Camel Corps Commemoration!
Join us on Saturday, Sept. 20 and Sunday, Sept 21, 2014 as we commemorate the Beale Expedition of 1857 and the "camel corps"! There will be fun for the whole family and yes, live camels! More »
2014 Compendium now available
The 2014 compendium is now available via the link below. It includes new prohibitions on the operation of unmanned aircraft systems (UAS) in national park units. More »
NPS Photo: Dale Dombrowski
The rock outcropping of El Morro is composed of yellowish-gray white sandstone from the Jurassic Period (200-145 million years ago) known as Zuni Sandstone. The quartz grains that make up this sandstone are the same size and are characteristic of wind-blown dunes that form in arid lands; El Morro was part of a sand dune field that stretched across northwestern New Mexico, northeastern Arizona, southwestern Colorado, and southeastern Utah approximately 150 million years ago. This rock formation was never buried deep enough for the sand grains to be tightly squeezed together. As a result, it is a perfect medium for the finely detailed inscription carvings we see on the rock face today. The dark, vertical streaks found in numerous places on the bluff face are from rainwater that has trickled down from the top of the bluff and left behind a patina of minerals such as iron and manganese.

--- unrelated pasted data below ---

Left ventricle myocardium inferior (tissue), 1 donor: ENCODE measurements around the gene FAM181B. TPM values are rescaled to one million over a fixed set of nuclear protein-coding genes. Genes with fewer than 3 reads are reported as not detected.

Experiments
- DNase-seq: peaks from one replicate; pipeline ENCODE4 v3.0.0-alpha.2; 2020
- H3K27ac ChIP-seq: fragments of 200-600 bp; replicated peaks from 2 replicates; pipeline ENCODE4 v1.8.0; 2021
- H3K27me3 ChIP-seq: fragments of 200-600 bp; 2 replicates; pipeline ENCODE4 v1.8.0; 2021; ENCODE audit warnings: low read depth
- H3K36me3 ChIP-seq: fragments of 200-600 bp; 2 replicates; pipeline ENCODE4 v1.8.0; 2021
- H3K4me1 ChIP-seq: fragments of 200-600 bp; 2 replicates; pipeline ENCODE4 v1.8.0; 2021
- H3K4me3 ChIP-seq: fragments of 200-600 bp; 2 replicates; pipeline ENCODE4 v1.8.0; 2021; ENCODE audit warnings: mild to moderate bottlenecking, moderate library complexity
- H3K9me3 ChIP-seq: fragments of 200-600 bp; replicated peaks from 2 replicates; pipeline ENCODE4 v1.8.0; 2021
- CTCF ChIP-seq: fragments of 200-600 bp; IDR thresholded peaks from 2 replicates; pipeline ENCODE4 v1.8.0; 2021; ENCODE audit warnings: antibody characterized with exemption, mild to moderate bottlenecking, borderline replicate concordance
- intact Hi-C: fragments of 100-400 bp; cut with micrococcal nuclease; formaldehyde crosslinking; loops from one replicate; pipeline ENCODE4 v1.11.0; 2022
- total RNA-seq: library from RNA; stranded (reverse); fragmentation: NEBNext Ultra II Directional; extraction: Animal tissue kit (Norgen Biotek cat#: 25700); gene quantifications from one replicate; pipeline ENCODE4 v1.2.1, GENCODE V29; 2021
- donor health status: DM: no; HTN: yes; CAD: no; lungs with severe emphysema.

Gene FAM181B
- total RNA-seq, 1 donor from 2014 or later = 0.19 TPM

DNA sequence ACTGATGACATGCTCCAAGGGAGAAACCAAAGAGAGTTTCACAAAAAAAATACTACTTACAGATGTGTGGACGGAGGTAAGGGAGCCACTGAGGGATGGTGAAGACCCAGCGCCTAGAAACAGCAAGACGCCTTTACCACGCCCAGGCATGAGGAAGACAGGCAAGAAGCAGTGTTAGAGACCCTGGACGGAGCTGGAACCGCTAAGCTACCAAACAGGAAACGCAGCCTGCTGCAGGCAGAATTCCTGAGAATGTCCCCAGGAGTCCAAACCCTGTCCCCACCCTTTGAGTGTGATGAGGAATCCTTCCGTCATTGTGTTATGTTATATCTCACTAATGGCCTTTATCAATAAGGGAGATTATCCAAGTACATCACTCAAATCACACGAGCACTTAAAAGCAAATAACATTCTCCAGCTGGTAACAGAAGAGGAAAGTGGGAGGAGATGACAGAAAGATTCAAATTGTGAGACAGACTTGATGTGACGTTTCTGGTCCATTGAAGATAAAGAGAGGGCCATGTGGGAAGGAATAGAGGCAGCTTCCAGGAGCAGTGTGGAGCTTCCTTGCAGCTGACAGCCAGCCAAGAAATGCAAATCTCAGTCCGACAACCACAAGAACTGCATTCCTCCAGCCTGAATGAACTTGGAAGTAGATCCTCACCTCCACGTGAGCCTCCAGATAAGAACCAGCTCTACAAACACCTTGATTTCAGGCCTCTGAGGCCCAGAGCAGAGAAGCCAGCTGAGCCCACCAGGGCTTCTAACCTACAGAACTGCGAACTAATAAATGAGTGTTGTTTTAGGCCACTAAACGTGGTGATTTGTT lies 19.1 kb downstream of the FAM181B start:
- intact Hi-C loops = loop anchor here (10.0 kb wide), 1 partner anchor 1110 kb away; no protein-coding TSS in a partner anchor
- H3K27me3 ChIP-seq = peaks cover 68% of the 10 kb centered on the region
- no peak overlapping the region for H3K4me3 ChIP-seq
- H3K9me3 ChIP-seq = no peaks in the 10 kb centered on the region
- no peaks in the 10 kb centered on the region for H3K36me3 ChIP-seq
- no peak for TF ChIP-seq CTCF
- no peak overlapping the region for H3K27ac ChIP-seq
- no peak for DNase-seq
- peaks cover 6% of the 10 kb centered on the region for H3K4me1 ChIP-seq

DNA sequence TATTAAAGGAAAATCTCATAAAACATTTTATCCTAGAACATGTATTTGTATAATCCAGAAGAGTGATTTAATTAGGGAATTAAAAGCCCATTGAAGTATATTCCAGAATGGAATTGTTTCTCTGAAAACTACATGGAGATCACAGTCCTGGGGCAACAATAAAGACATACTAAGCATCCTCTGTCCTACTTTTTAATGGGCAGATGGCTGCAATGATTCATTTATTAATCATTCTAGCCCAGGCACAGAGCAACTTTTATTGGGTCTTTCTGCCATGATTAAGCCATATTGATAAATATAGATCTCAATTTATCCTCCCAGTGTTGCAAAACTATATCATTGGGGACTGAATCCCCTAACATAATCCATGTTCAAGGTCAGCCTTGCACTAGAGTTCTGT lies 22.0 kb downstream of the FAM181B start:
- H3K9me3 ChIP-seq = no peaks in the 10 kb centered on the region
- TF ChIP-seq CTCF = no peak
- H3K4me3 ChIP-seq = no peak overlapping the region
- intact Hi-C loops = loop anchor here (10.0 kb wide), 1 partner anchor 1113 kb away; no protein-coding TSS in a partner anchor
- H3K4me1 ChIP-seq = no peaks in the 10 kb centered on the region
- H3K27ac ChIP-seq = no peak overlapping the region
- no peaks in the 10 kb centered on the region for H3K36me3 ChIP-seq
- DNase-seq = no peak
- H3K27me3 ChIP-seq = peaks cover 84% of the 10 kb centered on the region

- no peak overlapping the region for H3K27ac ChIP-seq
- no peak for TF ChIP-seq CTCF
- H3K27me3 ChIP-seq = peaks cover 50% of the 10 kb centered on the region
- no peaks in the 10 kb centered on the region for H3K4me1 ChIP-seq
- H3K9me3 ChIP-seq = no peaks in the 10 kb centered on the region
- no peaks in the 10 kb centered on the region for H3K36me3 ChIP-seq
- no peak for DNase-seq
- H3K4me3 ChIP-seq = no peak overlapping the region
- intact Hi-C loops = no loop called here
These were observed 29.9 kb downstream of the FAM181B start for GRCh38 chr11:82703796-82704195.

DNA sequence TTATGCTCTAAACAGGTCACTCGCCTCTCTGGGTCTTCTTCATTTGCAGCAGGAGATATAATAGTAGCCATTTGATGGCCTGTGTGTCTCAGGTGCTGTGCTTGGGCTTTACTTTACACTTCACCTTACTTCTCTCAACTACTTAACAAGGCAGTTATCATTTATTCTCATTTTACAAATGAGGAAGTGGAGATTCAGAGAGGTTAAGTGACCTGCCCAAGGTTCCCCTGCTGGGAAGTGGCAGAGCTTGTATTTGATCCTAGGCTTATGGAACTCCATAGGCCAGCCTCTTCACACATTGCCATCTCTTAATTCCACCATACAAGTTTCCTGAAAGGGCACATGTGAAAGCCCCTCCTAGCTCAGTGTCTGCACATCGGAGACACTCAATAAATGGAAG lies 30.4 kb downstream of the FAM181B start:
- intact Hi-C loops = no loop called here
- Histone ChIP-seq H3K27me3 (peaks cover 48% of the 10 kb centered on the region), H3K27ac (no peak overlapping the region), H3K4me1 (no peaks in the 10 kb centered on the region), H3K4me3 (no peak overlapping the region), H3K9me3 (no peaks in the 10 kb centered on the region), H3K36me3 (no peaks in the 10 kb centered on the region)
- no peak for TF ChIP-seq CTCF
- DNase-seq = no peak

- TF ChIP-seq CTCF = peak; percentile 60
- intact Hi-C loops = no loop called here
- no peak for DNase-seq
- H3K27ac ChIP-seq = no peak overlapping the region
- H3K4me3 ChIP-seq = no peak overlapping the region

NPS Photo Jessie Wagner
The darker rocks capping the pale Zuni Sandstone at the top of the bluff is known as Dakota Sandstone and is from the Late Cretaceous time period (145-65 million years ago). Dakota sandstone is made up of a number of components including beach and lagoonal sandstones, shale, and conglomeratic (large-grained) sandstone layers that were deposited in the area as a shallow sea advanced through New Mexico. The sandstone is tan to yellow brown in tone and is interbedded with dark gray.
Did You Know?
Alligator juniper got its name from its bark which resembles the scaly plates, or chutes, on an alligator's back.